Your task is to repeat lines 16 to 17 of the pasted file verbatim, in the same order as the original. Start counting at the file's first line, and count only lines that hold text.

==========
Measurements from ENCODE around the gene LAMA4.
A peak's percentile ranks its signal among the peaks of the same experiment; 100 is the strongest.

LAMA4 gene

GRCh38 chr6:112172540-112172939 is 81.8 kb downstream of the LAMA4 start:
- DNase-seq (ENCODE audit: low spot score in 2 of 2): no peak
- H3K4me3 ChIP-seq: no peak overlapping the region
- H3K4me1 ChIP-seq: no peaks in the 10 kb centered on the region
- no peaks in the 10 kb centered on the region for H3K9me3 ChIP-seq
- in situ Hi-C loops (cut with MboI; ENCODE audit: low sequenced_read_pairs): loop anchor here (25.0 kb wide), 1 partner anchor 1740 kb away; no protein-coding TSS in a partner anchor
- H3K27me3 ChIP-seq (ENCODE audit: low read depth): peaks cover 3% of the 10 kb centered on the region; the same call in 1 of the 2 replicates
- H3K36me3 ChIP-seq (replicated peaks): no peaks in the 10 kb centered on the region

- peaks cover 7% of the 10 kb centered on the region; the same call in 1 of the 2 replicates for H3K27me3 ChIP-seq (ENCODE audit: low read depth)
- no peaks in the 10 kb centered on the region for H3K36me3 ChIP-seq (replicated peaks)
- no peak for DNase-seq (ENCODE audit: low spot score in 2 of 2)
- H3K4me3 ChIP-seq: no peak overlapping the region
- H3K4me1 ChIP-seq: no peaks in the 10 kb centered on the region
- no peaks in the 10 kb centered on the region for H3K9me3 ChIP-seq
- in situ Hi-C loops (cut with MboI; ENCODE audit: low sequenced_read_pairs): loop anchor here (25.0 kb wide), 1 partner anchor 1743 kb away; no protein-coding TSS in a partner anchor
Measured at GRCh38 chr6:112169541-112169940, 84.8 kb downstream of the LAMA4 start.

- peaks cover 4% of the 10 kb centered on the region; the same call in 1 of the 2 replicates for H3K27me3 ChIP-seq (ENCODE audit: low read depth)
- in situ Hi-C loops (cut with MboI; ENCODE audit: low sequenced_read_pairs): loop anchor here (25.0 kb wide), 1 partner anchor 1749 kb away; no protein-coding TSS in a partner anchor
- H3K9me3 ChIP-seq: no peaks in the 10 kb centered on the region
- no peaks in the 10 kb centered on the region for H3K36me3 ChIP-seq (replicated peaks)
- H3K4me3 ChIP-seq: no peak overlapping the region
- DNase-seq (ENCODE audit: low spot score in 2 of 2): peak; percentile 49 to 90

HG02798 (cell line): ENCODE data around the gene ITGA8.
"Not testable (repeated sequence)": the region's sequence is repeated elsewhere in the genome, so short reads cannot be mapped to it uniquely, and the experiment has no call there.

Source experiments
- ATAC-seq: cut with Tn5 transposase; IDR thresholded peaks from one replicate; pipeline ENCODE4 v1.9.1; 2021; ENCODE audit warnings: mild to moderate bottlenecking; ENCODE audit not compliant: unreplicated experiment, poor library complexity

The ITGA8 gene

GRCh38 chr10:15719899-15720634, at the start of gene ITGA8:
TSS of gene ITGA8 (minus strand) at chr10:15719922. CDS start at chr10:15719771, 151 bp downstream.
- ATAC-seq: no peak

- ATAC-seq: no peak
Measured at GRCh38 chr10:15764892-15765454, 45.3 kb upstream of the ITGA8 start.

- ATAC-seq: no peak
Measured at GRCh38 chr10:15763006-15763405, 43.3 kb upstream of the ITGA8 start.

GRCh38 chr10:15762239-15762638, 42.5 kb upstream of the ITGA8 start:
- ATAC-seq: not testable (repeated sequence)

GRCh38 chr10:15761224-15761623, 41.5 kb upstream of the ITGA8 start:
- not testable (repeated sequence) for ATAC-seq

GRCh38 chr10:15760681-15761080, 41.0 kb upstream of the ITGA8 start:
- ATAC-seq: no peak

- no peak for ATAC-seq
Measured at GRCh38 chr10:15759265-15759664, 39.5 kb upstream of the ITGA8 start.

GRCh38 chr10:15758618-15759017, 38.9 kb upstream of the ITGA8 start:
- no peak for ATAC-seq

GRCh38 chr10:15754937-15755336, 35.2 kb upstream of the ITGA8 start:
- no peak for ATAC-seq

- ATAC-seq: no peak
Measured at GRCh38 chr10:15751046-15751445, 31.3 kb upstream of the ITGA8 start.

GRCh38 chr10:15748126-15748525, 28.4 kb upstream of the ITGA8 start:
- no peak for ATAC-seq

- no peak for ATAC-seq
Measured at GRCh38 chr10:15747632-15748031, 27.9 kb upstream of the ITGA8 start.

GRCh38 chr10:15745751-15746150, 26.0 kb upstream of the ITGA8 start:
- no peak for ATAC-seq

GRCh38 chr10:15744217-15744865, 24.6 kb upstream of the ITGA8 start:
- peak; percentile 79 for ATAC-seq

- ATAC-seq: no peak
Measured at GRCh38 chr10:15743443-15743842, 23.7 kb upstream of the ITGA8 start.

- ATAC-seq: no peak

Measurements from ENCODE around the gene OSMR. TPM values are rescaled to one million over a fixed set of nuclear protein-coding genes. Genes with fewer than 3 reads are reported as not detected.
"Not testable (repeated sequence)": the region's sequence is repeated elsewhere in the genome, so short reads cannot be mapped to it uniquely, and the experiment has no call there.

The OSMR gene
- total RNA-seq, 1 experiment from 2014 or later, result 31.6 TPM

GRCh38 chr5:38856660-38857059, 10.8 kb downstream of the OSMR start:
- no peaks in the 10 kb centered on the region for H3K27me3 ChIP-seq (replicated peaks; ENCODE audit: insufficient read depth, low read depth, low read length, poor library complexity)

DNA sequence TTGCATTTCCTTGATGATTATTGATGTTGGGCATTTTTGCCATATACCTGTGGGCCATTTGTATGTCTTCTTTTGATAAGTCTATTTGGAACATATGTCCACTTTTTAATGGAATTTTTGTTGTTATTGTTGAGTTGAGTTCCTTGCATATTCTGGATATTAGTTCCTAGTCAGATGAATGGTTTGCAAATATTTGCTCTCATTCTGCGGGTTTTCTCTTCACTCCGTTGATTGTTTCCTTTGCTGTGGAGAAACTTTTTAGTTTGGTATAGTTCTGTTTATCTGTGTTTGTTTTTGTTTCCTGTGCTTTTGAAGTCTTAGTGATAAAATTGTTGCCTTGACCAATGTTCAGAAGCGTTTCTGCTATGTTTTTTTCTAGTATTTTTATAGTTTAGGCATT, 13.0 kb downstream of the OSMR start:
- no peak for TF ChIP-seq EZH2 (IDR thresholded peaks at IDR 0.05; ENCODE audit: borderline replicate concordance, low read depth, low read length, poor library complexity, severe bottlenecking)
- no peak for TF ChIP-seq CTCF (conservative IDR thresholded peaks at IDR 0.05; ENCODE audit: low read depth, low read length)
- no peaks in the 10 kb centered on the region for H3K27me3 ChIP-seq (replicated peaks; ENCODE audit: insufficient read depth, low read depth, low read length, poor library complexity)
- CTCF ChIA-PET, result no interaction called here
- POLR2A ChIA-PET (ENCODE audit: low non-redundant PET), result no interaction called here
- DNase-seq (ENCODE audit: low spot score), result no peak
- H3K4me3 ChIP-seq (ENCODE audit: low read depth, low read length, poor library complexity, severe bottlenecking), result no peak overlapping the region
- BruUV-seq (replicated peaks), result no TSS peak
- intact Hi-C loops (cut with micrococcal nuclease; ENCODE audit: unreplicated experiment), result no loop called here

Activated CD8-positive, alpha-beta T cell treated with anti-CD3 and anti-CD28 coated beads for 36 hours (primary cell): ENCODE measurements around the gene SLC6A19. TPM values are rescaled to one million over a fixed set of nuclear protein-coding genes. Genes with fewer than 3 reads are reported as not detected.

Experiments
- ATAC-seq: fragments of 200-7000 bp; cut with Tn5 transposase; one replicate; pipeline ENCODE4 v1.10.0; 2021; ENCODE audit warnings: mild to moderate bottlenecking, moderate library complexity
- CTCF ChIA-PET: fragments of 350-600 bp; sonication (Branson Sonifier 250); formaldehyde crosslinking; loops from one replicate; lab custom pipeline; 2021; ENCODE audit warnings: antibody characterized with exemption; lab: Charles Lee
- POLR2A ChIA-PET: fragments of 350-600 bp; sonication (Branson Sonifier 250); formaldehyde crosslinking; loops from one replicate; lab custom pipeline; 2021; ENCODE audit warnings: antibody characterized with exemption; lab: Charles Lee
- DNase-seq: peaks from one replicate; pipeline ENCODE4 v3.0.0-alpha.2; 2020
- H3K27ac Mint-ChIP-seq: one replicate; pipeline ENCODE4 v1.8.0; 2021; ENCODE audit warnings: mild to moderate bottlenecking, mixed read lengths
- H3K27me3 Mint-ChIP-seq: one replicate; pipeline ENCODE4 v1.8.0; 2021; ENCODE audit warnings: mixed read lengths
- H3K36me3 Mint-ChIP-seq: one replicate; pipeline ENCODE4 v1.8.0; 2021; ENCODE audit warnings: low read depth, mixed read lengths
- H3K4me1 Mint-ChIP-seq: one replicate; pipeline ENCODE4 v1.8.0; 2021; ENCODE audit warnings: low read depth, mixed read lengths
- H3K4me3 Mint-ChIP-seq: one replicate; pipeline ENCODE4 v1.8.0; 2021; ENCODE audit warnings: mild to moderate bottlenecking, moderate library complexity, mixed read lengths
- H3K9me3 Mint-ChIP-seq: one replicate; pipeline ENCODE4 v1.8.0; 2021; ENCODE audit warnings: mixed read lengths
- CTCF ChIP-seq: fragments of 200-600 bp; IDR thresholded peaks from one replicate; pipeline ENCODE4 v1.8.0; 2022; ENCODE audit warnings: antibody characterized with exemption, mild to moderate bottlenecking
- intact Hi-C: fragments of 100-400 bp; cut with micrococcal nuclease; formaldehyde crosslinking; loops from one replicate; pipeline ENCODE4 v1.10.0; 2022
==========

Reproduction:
- H3K4me1 ChIP-seq: no peaks in the 10 kb centered on the region
- no peaks in the 10 kb centered on the region for H3K9me3 ChIP-seq